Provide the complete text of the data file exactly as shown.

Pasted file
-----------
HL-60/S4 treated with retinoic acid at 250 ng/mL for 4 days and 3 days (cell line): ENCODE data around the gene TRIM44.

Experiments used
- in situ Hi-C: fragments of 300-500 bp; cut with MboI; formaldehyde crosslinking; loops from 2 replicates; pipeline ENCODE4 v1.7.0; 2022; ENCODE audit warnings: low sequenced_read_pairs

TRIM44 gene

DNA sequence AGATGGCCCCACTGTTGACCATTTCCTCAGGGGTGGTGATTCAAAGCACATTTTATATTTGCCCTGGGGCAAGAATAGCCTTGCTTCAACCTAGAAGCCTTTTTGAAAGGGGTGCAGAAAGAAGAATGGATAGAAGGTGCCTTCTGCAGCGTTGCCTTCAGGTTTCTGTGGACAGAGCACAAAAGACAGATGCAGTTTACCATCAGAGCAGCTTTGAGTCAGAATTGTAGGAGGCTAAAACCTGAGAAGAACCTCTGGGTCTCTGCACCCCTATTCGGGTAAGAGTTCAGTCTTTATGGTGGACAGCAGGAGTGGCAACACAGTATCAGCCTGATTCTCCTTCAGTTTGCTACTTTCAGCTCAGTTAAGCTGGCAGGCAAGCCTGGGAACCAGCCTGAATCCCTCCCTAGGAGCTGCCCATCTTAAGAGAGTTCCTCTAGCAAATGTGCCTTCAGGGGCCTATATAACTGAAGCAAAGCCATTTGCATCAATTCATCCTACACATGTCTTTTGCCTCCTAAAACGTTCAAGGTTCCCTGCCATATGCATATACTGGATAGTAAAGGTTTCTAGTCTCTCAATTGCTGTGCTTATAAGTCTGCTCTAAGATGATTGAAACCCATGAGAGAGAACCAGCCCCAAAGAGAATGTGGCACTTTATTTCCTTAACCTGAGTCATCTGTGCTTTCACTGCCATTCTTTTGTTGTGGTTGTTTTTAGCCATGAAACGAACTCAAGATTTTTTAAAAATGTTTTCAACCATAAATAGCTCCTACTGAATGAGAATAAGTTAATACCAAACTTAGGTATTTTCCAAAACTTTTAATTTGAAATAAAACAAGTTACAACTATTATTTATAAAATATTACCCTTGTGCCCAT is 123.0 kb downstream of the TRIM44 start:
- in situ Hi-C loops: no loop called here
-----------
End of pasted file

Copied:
HL-60/S4 treated with retinoic acid at 250 ng/mL for 4 days and 3 days (cell line): ENCODE data around the gene TRIM44.

Experiments used
- in situ Hi-C: fragments of 300-500 bp; cut with MboI; formaldehyde crosslinking; loops from 2 replicates; pipeline ENCODE4 v1.7.0; 2022; ENCODE audit warnings: low sequenced_read_pairs

TRIM44 gene

DNA sequence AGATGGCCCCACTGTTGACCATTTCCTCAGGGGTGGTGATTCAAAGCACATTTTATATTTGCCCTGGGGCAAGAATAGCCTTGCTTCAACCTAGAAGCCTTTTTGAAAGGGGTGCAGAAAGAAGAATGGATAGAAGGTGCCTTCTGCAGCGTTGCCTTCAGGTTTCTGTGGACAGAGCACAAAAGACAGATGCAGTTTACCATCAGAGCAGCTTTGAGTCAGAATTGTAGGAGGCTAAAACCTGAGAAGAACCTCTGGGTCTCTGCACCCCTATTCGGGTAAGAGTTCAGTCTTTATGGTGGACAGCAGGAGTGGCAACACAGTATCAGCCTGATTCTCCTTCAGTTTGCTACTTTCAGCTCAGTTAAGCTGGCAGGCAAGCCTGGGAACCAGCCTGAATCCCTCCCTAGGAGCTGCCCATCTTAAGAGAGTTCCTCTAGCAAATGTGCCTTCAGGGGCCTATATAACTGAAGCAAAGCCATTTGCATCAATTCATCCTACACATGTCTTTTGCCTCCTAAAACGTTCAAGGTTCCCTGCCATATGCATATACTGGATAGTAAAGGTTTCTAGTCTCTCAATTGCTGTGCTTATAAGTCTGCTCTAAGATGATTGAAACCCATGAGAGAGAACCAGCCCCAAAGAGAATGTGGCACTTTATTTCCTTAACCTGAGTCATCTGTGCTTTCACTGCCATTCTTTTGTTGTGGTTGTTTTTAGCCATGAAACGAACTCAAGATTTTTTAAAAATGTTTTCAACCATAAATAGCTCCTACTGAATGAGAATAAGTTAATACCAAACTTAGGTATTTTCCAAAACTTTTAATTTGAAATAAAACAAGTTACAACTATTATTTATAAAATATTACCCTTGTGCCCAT is 123.0 kb downstream of the TRIM44 start:
- in situ Hi-C loops: no loop called here